Let’s park this one for now and we will come back. 

Categorization is essential to our survival

There is countless scientific research telling us about how our brains recognize similarities and put things into categories, which has been crucial to our survival in evolution and still helps us with a lot of things from learning new things to coping with the continuous influx of massive amounts of information through our senses. 

The continuous influx of information is mostly handled by our subconscious mind rather than conscious. It is estimated that our brains receive about 11 million bits of information every second through our senses, of which only 40-50 bits can be processed by our conscious mind. We process more information than we are aware of. The magic here is the subconscious mind.

An example is when you are at a very loud party where you hear a lot of words flying around without you recognizing each one of them, then suddenly, you immediately catch it when you hear your name. Your subconscious had been processing all of those words, without your awareness, but informed your conscious mind when your name was out there because it was relevant to you.

In order to most effectively process this much information and inform the conscious mind with only the relevant ones, our subconscious employs categorization as one of its strategies.

When our ancestors encountered some deadly predators in the African savanna, their subconscious prompted their conscious mind to immediately fight or flight by categorizing the information gathered through their senses into “predator / life threat / take action”. Most probably we are not descendants of the ones that were frozen rather than fighting or flighting! 

Although it is a completely different situation, the same strategy applied in remembering lists. Let’s look at the below two lists.

  1. lion, eagle, shark, leopard, hawk, whale, panther, falcon and dolphin 
  2. lion, leopard, panther, eagle, hawk, falcon, shark, whale and dolphin

The second list is easy to remember because it is reordered into relevant groups even though the content of the both lists are identical.

Subconsciousness is the magic and categorization is one of its key strategies. It is essential to our survival, learning new skills and processing information as well as bringing back the information we had processed and stored. 

This amazing skill has its drawbacks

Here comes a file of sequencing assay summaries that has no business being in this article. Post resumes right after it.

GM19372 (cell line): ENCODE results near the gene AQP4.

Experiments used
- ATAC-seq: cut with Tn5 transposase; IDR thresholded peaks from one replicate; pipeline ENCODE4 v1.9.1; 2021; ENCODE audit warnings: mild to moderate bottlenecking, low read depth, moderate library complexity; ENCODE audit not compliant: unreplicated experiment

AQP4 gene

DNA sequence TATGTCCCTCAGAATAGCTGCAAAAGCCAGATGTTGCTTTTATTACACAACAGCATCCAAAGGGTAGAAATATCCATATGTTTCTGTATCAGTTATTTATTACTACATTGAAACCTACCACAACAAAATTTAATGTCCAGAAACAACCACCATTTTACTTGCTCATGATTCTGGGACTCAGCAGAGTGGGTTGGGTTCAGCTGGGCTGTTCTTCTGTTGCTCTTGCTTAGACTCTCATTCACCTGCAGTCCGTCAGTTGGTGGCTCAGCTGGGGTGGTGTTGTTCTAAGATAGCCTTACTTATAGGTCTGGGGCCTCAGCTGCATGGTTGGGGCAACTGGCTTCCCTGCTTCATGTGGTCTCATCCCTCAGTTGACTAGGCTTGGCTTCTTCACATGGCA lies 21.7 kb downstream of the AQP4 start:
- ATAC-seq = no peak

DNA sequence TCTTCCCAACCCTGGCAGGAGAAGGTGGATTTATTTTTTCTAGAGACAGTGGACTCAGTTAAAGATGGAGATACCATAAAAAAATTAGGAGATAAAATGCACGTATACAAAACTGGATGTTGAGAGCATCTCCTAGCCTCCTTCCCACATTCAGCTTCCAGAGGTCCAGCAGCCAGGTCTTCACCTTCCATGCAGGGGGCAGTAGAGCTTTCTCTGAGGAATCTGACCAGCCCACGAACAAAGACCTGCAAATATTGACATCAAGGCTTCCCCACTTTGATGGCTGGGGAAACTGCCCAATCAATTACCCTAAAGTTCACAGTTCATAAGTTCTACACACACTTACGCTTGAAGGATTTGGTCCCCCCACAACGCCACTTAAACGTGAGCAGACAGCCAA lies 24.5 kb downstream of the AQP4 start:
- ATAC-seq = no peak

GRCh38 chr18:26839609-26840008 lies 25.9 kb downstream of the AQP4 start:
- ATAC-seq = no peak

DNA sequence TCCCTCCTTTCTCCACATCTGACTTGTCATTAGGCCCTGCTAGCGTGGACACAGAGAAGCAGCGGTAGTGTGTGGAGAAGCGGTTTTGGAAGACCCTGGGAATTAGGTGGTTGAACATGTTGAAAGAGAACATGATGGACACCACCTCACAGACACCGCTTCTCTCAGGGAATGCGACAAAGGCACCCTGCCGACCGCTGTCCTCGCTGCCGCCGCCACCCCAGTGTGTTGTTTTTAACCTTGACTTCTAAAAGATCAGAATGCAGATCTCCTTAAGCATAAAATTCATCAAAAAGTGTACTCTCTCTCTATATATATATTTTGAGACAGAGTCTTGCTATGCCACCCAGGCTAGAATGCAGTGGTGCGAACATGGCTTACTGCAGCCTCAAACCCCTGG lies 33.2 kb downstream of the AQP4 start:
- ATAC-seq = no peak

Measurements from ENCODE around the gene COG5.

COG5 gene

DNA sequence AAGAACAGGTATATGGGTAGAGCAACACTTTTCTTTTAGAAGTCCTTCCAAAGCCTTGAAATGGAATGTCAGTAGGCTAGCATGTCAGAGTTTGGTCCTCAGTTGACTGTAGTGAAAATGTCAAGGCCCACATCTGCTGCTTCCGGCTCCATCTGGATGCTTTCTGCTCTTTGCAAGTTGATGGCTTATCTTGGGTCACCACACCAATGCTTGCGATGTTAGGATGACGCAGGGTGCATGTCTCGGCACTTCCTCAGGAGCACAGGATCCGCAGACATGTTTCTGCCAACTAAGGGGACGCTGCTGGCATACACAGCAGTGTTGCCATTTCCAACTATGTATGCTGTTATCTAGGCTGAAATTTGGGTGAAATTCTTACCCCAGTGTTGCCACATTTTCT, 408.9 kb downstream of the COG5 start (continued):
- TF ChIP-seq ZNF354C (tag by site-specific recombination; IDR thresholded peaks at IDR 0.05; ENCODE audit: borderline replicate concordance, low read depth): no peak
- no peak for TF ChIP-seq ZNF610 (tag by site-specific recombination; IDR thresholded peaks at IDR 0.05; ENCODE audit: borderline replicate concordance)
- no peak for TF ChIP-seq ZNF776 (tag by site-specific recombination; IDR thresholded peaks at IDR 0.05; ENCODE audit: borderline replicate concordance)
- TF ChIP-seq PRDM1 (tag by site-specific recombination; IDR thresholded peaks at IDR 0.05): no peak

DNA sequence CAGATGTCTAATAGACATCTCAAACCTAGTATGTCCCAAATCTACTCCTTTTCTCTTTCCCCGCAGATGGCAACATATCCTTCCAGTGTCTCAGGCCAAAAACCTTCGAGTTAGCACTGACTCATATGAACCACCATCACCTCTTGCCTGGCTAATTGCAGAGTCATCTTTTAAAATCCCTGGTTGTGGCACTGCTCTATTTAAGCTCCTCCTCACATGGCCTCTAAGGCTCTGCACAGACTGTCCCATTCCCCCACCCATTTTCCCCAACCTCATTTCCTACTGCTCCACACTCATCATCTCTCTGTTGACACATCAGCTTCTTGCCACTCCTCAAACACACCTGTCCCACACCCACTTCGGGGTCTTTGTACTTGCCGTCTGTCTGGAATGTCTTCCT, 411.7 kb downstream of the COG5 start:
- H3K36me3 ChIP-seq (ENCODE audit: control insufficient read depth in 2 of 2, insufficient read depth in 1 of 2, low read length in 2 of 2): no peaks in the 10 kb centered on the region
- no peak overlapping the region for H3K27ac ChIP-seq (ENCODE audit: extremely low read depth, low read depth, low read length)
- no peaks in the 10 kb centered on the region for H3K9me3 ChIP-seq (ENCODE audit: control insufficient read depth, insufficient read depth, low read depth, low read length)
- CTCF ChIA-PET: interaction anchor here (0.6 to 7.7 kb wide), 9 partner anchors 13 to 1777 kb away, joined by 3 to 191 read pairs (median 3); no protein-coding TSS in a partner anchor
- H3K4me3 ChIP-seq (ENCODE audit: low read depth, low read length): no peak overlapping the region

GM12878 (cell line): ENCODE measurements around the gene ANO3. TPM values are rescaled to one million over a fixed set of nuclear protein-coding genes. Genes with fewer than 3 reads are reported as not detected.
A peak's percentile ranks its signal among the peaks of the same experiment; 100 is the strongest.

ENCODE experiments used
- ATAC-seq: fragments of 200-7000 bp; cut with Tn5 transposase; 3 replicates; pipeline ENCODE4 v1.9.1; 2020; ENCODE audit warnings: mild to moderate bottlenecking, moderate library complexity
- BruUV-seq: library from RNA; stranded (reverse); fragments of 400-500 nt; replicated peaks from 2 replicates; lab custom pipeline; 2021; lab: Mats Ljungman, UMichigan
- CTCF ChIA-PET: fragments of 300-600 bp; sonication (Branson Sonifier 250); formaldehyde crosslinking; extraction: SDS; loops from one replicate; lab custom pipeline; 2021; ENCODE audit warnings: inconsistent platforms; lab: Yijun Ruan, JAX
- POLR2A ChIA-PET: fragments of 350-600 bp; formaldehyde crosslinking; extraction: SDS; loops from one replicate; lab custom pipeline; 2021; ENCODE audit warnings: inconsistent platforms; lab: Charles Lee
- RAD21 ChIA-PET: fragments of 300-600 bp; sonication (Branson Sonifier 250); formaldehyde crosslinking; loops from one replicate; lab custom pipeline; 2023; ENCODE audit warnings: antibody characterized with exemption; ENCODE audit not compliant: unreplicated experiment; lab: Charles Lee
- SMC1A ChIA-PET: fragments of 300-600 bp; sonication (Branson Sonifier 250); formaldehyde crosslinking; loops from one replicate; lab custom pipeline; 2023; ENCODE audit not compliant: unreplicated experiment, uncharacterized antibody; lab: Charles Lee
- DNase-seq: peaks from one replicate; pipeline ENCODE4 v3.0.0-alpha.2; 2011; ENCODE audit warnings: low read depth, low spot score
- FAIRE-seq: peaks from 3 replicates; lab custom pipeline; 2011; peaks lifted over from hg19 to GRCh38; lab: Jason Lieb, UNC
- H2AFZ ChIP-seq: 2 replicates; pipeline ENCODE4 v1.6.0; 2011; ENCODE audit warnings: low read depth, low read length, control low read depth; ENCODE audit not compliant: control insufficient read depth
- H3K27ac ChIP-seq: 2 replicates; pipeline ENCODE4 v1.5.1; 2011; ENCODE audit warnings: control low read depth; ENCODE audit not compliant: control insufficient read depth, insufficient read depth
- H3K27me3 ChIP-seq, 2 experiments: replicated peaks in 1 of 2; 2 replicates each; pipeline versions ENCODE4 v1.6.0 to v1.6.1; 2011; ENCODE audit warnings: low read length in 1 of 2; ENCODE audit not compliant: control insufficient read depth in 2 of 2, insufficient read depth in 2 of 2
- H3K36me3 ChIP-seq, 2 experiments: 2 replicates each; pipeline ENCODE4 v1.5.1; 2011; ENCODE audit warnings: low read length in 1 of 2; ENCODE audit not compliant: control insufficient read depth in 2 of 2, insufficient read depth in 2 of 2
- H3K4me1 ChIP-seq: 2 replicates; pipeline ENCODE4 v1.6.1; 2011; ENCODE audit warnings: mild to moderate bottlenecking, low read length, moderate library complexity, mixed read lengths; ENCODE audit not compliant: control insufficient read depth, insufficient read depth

As a result of our brains’ categorization strategy, we also categorize people, especially if we don’t know them as well as our closest ones.

Imagine I am sitting at the table next to yours while you are having your favorite coffee and working on your computer or reading your novel at your neighborhood coffee shop. I stand up, very calmly grab your bag, and start walking away. Your reaction might be quite different depending on my outfit. It could be much more vocal and harsh if I have a dirty T-Shirt and a pair of torn jeans on. However, if I have some navy colored, 3-piece suit and well-pressed white button up shirt on, you might even say something like “Excuse me, you might have picked up my bag by mistake”. (There is an experiment done by social psychologists which reported similar results)

Similarly, I would not be surprised to hear that my co-worker’s spouse is very skilled and knowledgeable in English grammar and literature because he is an English teacher. However, I would not expect it from my co-worker herself because she is an outstanding chemical engineer.  

This is defined as unconscious bias or stereotyping, as a result of our subconscious brain’s categorization strategy. The outfit I have at the coffee shop impacts your response to my action, because it puts me into a different category in your mind depending on my outfit. My co-worker’s and her spouse’s backgrounds make me put them into different categories, which might mislead me sometimes.

Just like we categorize things, it is very natural that we categorize people.  

The key question here for me is; how do we truly treat people as individuals so that they feel unique, just like as they would want, while we know that our brains categorize people

We can overcome unconscious bias 

Leonard Mlodinow, in his enlightening book “Subliminal”, suggests that “if we are aware of our bias and motivated to overcome it, we can.” That doesn’t mean that we need to fight our brain’s categorization strategy. We just need to employ our conscious mind more when we are working or dealing with individuals. 

Our unconscious bias might tell us scientists are bunch of technical nerds who cannot understand abstract concepts that marketers are talking about or it might say that marketers are some daydreamers who need to be grounded by scientists to the real world all the time. I am an engineer and I love thinking in abstract terms and I worked with quite a lot of marketers who thought primarily in factual and concrete terms. 

Spending some effort to learn more about individuals will help overcome unconscious bias. Gathering more information and qualities about them will make it easier for us to treat them as individuals rather than a member of the category we put them in our minds. 

The moral of the story here is to recognize the fact that our brains do categorize, and it is essential; but also, to recognize that every individual wants to feel unique. When we appreciate these two and keep reminding them to ourselves, we are one step closer to figuring out our own way to overcome unconscious bias and treat people more like individuals. 

What was the most interesting part of this article for you? Share your thoughts below!